Vermilion (NYSE:VET) is a Calgary, Alberta-based company that explores and produces natural gas and oil. Its primary operations are in Canada with additional fields in the Powder Basin in the Western U.S. as well as in Australian and in Europe. Many years ago, Vermilion stock was a high-dividend-paying stock structured as a Canadian Income Trust (CIT) with shares also trading in the U.S. market. Back then, income trusts were structured much like U.S. passthrough securities such as master limited partnerships (MLPs). As such, income trusts were exempt from Canadian income tax as the investors were on the hook for taxes on distributions from the companies.
This worked out very well for investors, particularly those with the Canadian version of qualified retirement accounts known as RSPs for retirement savings plans as well as pension plans. They received lots of income to build up retirement savings and later had nice distributions to live on in retirement.
In addition, petrol and other high-capital-intensive companies got access to the market and raised plenty of needed capital to build up and out the expansive resource industry that helped drive the Canadian economy to higher economic growth.
But the Canadian Parliament saw it otherwise.
It saw the CIT model as a tax-loss scheme that was costing the government revenue. So, it mandated a tax withholding law for U.S. retirement account investors as well as regular investors on CIT distributions. This sent the CIT market, including for Vermilion, down hard. In addition, it also set into motion taxes on distributions for many Canadian investors. Again, the CIT stocks got hit hard.
The Canadian government didn’t understand that the CIT distribution tax loss was really just a delay in the tax collection from RSP investors as well as for pension fund investors that paid taxes eventually on their distributions. And the government failed to comprehend that the resource market was a vital part of the economy and that the CIT structure was a major source of capital funding for the sector.
Many CITs were taken private by pension funds and others converted to traditional corporations and lost much of the advantages for retirement and other investors in Canada and the U.S. And distributions were reduced to reflect corporate taxes paid.
Vermilion’s stock hasn’t been a good investment for U.S. or Canadian investors over the past five years alone. Losses for Canadians in the stock price alone have been 25.91% and in the U.S. with a lower Canadian dollar along the way meant losses were greater at 40.36%.
But that’s history. Now, Vermilion is a buy.
How Vermilion Stock Is Turning It Around
Oil, of course, is a great business to be in. Crude oil in the North American market has soared in price with global supplies down thanks to the losses of many major producing nations and global demand soaring.
Production gains in the U.S. and Canada alone are stepping up driving up the fortunes of oil and gas companies. With benchmark crude prices as measured by West Texas Intermediate (WTI) up 52.01% over the past twelve months, the oil patch is profitable.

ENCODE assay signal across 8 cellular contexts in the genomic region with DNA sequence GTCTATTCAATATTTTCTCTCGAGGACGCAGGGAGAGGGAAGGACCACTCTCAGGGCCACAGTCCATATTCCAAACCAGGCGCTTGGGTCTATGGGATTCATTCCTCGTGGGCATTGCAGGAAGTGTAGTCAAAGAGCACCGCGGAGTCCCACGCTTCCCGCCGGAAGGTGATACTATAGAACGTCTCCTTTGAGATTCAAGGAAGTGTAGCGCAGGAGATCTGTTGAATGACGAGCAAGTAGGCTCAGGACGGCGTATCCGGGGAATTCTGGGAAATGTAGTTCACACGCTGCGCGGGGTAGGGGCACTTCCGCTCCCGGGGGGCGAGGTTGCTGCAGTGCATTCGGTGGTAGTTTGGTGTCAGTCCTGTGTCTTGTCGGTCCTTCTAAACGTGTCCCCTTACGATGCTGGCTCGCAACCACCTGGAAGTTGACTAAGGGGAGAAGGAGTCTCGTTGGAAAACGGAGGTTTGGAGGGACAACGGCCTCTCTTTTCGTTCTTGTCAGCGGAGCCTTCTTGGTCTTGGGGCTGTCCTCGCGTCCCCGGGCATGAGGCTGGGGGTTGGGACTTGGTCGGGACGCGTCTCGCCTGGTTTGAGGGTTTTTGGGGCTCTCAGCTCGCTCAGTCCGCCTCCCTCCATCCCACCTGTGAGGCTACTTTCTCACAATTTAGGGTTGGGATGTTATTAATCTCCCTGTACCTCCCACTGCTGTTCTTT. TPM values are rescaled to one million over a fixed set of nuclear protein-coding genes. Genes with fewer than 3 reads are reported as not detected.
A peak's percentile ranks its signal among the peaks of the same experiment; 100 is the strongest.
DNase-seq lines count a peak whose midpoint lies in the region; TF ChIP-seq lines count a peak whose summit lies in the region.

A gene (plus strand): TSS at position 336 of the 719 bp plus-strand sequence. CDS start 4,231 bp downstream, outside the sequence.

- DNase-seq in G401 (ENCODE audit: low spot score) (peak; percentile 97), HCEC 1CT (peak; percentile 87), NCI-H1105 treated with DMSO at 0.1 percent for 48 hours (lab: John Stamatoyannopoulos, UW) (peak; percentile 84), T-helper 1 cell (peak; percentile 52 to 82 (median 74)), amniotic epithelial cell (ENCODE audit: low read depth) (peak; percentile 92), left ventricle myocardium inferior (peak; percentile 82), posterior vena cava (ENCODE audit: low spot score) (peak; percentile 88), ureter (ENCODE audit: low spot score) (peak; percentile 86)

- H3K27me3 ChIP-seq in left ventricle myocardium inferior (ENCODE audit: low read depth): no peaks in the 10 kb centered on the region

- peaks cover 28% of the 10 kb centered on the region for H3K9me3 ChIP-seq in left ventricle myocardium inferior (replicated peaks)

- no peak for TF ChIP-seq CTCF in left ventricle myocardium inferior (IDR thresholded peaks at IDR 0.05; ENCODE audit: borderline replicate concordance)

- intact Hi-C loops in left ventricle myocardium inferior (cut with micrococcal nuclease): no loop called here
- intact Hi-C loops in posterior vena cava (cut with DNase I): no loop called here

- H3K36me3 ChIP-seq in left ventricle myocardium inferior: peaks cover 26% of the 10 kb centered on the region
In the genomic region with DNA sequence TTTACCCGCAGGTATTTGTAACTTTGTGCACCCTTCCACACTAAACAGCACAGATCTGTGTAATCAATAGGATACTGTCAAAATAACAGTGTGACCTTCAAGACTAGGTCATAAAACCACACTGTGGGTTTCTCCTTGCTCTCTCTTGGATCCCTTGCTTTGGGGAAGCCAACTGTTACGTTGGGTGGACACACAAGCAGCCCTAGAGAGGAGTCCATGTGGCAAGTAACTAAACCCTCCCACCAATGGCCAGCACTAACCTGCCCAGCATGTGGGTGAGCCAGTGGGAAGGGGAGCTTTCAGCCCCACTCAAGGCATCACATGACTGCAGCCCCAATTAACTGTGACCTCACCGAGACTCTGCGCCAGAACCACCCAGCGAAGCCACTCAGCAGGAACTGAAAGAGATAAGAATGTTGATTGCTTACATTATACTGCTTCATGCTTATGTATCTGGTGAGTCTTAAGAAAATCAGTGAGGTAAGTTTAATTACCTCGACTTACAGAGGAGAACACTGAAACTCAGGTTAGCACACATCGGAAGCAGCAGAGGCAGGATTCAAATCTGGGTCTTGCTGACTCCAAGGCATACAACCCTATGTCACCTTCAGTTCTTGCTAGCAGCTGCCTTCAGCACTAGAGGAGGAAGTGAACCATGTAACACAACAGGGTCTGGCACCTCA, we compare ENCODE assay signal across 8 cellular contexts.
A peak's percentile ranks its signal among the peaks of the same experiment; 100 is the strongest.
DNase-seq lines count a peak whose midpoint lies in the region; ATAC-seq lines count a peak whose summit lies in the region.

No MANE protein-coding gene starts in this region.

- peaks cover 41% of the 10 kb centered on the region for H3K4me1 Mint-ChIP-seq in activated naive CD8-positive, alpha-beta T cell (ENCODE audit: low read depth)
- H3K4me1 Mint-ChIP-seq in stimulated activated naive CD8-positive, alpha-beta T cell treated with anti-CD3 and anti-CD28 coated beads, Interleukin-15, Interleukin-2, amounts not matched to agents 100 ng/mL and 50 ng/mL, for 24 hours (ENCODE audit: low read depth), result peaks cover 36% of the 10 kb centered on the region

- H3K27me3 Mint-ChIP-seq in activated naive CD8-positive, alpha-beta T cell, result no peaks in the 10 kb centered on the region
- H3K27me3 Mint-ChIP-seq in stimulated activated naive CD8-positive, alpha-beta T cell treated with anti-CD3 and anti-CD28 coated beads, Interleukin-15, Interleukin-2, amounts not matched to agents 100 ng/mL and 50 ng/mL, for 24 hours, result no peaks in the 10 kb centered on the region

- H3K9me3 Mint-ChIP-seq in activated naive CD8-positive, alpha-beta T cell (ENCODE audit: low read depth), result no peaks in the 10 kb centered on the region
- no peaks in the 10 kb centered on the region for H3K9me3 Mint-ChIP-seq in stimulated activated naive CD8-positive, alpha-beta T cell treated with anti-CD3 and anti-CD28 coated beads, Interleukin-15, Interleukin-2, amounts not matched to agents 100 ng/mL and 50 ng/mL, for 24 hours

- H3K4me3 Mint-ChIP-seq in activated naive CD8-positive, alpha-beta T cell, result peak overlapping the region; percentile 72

Then there’s the market for natural gas. This is where Vermilion has a problem with much of its Canadian production. There’s a glut in gas; and over the past five years, gas prices are down some 50%. Over the past twelve months, they’re down 12%.
The problem is transportation, storage and use. This is also a problem for many of the oil producers in North America as well. Pipeline construction is now stepping into the mess with both the Canadian and U.S. governments stepping up to grant access for new and expanded pipes over local objections. The Canadian government has even gone further to fund pipeline projects particularly in Western Canada that will dramatically help Vermilion.
And for gas, Canada is leading the way for expanding LNG (liquified natural gas). Two major projects are getting underway that will significantly aid Vermilion and other producers of natural gas.
First is the LNG Canada project that will provide a major LNG export terminal on the West Coast of Canada. Led by Royal Dutch Shell (NYSE:RDS.A), PetroChina (NYSE:PTR) and Mitsubishi (OTCMKTS:MSBHY) with Canadian government funding, it will be driving LNG exports to Asia and driving profits for Vermilion and other producers.
Second is GasLink — which is a major additional gas pipeline project led by TransCanada (NYSE:TRP) with expected tie-ins with gas pipe networks and LNG facilities in Western Canada such as are owned by Pembina Pipeline (NYSE:PBA) which has a relationship with LNG Canada partner, Mitsubishi. The GasLink project will make Vermilion’s gas production all the more valuable.
Bottom Line on VET Stock
Financials for Vermilion of late have not been as impressive. Depreciation allocations were stepped up, reducing the appearance of profits and on the surface makes the company and Vermilion stock not appear as lucrative as other producers.
I see this as a further opportunity to buy in now on the cheap with additional prospects for better revenue gains from expanded crude oil pipes and the expansion of LNG. Vermilion has a paltry dividend at the moment yielding 0.53% for U.S. shares. But it’s trading at a low 2.46 times its book value making it a cheaper oil and gas company right now to buy.
Neil George is the editor for Profitable Investing and by company policy does not have any current holdings in the securities mentioned above.